> Turning Dreams into Reality: Fellowships and Scholarships

Written by: Allison Harnsberger

> Honors Research Symposium As a freshman honors student, I realize that my senior thesis will require a significant amount of time, effort, and high caliber work. However, I did not realize that the topic of my research could be truly exciting and interesting until I attended the Honors Research Symposium this December. After listening to students propose their chosen research topics, I am all the more confident that this project will enrich my education by allowing me to dive into my own thesis in a few years. Written by: Brittany Claybaugh


I have found that almost all students I have encountered are starry-eyed dreamers. Many students pine to study abroad, while others desire to extend their education beyond simply earning a bachelor’s degree. Unfortunately, due to financial restraints or lack of opportunity, aspirations remain merely dreams, in spite of a student’s outstanding talent or excellent academic standing. Fellowships and scholarships allow students to transform their dreams from intangible to attainable. This fall the Honors Program sponsored a fellowship and scholarships panel at the Career Day for undergraduates. The panel featured scholarship and fellowship recipients Sarah Robb (NSF Graduate Fellowship) and Shannon Mattox (Gilman Scholarship) and many knowledgeable RMU faculty and staff members. In addition to detailing the experiences of Robb and Mattox, the panel outlined the extensive list of fellowships and scholarships available to students. Attending the panel gave me motivation and inspiration to seriously consider pursuing a scholarship or fellowship. While I gleaned from the panel that applying is highly competitive and requires immense amounts of planning, determination, work, and effort, the payoff, if awarded, is astounding. Even if an applicant does not receive the fellowship or scholarship he or she applied for, the applicant has developed and utilized valuable skills that can be used in building a portfolio or in completing future endeavors, such as research or projects. It is never too early to plan, and having foresight may give you an advantage over other applicants. Applying for a fellowship or scholarship can provide you with opportunities that may never be presented to you again during your academic career.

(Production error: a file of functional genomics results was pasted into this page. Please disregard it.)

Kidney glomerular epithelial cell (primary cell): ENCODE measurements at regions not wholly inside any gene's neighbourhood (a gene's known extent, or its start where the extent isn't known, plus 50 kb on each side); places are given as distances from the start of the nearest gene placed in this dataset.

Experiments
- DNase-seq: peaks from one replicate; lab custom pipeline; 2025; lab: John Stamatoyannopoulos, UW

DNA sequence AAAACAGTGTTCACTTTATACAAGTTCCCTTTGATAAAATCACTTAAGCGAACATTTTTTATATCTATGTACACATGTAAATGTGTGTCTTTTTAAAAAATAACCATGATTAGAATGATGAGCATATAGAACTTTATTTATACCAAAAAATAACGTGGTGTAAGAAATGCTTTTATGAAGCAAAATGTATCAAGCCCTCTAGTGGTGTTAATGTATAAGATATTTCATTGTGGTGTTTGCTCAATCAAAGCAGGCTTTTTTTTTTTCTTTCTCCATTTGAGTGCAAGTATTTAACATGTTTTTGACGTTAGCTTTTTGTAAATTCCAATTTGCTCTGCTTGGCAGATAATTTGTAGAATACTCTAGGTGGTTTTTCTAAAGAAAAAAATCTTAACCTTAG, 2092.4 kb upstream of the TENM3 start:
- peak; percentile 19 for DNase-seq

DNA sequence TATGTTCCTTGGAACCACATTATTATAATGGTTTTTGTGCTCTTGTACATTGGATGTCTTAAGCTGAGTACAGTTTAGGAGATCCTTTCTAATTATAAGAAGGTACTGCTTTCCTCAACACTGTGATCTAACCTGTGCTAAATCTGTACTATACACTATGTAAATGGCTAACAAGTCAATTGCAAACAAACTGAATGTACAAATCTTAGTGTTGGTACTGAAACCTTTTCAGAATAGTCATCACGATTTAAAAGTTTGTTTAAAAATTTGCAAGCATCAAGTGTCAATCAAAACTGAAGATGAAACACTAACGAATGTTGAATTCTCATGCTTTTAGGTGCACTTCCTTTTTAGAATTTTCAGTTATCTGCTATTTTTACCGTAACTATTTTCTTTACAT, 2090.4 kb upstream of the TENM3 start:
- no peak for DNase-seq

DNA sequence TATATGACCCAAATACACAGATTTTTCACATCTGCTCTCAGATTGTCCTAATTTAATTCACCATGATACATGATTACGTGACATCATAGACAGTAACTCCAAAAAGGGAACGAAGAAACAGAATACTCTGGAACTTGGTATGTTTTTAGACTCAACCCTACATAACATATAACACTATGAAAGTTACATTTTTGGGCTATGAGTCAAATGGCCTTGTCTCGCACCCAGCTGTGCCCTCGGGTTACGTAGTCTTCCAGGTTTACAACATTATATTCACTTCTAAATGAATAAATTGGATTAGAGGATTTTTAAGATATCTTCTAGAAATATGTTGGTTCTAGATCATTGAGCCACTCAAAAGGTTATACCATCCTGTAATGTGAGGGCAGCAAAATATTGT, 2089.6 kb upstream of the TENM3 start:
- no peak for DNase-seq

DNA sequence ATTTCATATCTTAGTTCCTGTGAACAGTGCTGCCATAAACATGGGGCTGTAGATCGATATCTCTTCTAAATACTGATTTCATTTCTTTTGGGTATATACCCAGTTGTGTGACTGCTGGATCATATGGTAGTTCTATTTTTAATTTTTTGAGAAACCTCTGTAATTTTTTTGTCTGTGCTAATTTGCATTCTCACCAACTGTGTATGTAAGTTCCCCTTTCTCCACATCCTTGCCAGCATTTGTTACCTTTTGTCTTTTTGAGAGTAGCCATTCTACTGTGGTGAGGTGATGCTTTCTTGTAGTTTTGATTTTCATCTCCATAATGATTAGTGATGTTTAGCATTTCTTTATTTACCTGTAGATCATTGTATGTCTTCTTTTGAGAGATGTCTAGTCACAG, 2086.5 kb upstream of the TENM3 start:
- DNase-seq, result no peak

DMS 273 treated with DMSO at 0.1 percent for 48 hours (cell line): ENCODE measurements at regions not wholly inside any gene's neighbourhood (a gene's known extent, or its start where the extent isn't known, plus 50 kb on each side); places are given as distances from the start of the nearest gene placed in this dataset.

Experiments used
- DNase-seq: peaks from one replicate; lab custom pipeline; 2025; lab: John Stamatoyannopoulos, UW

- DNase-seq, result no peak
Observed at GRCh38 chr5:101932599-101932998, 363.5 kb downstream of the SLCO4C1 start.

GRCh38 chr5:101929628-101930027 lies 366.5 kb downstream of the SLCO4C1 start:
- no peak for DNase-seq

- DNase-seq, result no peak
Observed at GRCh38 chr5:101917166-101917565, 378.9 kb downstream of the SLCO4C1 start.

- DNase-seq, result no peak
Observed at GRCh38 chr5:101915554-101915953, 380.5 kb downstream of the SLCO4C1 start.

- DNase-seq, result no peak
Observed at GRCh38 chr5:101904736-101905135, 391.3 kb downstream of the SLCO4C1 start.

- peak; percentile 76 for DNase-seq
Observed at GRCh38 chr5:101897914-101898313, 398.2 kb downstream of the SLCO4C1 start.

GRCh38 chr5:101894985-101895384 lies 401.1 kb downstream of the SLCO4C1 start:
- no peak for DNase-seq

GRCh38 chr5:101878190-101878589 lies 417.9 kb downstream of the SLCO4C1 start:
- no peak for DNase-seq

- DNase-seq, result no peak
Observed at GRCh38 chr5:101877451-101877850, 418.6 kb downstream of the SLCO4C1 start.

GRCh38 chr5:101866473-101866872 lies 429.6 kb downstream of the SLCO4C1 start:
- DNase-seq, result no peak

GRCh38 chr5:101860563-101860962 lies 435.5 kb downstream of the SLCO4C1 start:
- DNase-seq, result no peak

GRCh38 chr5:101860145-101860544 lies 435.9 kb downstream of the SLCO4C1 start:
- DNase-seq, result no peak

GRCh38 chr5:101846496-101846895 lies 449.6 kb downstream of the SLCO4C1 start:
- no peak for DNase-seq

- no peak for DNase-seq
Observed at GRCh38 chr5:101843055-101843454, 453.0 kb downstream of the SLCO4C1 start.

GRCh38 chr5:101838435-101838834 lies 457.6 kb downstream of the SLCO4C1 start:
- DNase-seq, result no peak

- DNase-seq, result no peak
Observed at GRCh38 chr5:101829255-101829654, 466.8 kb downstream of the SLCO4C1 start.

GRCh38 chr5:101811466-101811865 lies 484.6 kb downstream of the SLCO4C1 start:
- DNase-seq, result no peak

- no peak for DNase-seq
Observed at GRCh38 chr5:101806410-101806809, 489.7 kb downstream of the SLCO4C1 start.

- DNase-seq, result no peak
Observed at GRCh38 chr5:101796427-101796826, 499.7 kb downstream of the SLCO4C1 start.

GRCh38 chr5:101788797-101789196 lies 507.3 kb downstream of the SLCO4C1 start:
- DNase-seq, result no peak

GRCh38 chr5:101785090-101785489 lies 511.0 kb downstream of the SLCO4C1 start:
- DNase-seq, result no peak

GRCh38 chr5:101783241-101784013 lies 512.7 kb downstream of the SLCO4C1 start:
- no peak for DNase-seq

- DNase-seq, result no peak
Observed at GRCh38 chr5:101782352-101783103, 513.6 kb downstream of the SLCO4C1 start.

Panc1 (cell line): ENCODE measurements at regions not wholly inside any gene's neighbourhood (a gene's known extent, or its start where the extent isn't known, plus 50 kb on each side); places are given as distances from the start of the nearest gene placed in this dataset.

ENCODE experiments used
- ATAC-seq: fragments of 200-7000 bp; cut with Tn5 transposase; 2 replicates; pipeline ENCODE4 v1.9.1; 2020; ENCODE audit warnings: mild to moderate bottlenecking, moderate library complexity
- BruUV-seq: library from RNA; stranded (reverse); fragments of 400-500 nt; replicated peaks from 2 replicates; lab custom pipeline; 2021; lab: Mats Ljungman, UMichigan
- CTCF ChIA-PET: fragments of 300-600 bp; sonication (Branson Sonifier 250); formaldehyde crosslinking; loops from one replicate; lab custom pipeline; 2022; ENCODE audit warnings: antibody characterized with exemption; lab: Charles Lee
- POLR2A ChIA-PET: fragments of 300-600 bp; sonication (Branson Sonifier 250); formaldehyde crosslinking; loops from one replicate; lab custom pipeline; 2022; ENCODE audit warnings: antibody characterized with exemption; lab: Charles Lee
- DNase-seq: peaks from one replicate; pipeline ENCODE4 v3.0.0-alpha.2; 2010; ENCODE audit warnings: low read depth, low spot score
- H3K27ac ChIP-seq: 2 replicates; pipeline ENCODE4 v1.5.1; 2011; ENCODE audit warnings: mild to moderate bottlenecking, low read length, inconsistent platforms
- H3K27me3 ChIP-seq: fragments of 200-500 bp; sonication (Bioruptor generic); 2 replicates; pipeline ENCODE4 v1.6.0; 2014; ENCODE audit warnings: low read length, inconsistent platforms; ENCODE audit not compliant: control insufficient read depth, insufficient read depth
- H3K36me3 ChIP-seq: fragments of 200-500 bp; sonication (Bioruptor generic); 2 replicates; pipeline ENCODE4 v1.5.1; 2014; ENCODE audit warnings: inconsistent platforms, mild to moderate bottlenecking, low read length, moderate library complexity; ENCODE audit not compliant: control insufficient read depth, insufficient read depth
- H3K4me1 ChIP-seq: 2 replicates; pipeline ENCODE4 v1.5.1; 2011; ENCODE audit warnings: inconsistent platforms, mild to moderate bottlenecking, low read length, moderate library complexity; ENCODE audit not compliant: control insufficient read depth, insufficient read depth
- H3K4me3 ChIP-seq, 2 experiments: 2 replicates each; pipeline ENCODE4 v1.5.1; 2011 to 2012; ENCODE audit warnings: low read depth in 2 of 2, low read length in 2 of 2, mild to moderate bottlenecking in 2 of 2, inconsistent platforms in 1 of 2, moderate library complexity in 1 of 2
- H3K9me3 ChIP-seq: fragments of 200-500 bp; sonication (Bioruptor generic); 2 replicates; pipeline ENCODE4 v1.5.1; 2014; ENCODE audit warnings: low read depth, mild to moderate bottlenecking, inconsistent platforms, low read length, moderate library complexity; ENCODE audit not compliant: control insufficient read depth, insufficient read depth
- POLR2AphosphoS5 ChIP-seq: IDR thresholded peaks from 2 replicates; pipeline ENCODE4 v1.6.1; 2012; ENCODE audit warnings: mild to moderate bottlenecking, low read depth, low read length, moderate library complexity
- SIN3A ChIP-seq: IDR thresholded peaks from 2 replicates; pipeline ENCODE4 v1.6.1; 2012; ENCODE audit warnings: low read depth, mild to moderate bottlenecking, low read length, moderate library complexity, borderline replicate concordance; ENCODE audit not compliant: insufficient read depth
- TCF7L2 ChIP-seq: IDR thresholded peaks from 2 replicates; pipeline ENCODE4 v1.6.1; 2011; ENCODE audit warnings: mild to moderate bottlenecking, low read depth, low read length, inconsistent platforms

> WWI: The Biggest American War You’ve Forgotten In his roundtable presentation on October 13, Dr. Fanning discussed trench warfare and how America responded to WWI by enacting severe censorship, rationing, and conscription laws, which ultimately led to the structural transformation of the American society. Moreover, he discussed the forgotten army in the “Forgotten War.” African Americans were left to fight in unequal, segregated units. However, while abroad, these troops observed the equal treatment of minorities in France, and upon returning home to once again face Jim Crow laws, a civil revolution was sparked. In the end, Dr. Fanning’s discussion allowed students and faculty to remember our fallen heroes and to realize the immense impact WWI had on the U.S. militarily, socially, and culturally. Written by: Malikul Muhamad

Thank you to our newsletter contributors:


Hannah Arnold Hannah Bartus Morgan Beatty Shamus Brady Brittany Claybaugh Maria French Margo Gamble Allison Harnsberger Anna Hartwell Malikul Muhamad Eric Perrault Kylee Schaffer Nicole Stone

Honor Roll Spring 2017  
Honor Roll Spring 2017